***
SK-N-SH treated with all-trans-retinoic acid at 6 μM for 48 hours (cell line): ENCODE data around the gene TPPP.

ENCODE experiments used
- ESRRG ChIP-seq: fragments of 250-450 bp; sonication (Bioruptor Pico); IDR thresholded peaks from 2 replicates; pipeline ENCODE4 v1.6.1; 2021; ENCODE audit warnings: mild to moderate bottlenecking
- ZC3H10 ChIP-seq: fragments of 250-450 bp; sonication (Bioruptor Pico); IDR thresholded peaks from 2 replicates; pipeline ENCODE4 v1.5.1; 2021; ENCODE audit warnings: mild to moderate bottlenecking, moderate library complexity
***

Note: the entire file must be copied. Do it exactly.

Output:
SK-N-SH treated with all-trans-retinoic acid at 6 μM for 48 hours (cell line): ENCODE data around the gene TPPP.

ENCODE experiments used
- ESRRG ChIP-seq: fragments of 250-450 bp; sonication (Bioruptor Pico); IDR thresholded peaks from 2 replicates; pipeline ENCODE4 v1.6.1; 2021; ENCODE audit warnings: mild to moderate bottlenecking
- ZC3H10 ChIP-seq: fragments of 250-450 bp; sonication (Bioruptor Pico); IDR thresholded peaks from 2 replicates; pipeline ENCODE4 v1.5.1; 2021; ENCODE audit warnings: mild to moderate bottlenecking, moderate library complexity